Number 1 is the volume of rice importation. Last year the volume of official importation plus the smuggled volume topped two million metric tons. As I have written before, Philippine imports recently made Vietnamese rice farmers happy as massive rice orders from the Philippines lifted the price of Vietnamese rice exports, which had sunk to an eight-year low in August. The NFA is in debt to the tune of P155 billion. Unprecedented volumes of rice imports will continue this year.

    Number 2 is the rise in the number of major smuggling rings operating at the ports and whose racket is to smuggle rice, meat, poultry and all sorts of commodities into our country. With brazenness and impunity. If you think the culture of impunity has been snuffed out by Mr. Aquino, think again. A party-list group said there are 17 major smuggling rings merrily operating at the ports.

    In the rural areas, the smugglers of pork and the surplus supply they have been bringing in illicitly, have kept farm gate prices at impossibly low levels. Hard hit are the small backyard raisers like myself. Farm gate prices are now P98 per kilo for backyard farms, P105 for the semi-commercial farms and P110-112 for the commercial farms with modern and sophisticated facilities.

    Production cost is more than P100 per kilo and the backyard raisers like myself have had their equivalent of a one-year drought. Ok, another fair question. Why are not the backyard raisers quitting. Answer: We know that Mr. Aquino will step down in June and maybe, just maybe, things will change for the better after he and Mang Procy are gone .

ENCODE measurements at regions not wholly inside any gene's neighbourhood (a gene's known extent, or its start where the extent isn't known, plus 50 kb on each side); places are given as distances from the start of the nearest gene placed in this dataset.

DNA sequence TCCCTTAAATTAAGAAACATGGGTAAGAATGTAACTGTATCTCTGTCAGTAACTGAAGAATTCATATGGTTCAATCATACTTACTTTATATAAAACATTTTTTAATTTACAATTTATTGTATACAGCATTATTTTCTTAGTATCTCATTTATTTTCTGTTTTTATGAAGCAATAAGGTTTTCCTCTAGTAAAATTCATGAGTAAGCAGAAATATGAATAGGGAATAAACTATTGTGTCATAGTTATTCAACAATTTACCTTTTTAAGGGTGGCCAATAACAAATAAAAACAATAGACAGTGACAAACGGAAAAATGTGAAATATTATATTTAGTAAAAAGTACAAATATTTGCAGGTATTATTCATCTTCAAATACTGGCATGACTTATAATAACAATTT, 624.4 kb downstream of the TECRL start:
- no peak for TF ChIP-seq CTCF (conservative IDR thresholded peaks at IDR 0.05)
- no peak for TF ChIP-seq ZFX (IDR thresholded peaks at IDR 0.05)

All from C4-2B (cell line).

On top of the smugglers, meat processors favored by government also do massive importations of frozen carabeef and they divert the excess into the public markets. So, backyard raisers are up against a double whammy. Smugglers and licensed meat processors who abuse their importation privilege.

    Number 3 is the near-total dominance of agri-business giants and non-agri corporate entities over loans granted by government under the Agri-Agra Law.

    On the surface, the periodic BSP reports on the loans that flow to Agri-Agra are harmless and sterile. No. On the contrary, they tell a very tragic story of how shabbily the government-run financing institutions have been treating small farmers and agrarian reform beneficiaries. I will explain.

    The Agri-Agra have lending loopholes the size of volcano craters. The loopholes are exploited to circumvent the Agri-Agra loans away from small farmers into agri-business giants, from giant rice milling and warehousing operations. And into non-agri corporate entities such as real estate developers.

    For example, real estate developers doing mass and socialized housing are allowed to tap into the Agri-Agra funds. The government, instead of lending to the small farmers that need the loans most, grant supposedly farmer-centric loans to real estate giants and list such lending as “compliance .”

    The laws and institution designed supposedly to help small farmers are used to lift the corporate entities and shaft the farmers. I have to add this. Shaft the small farmers with impunity.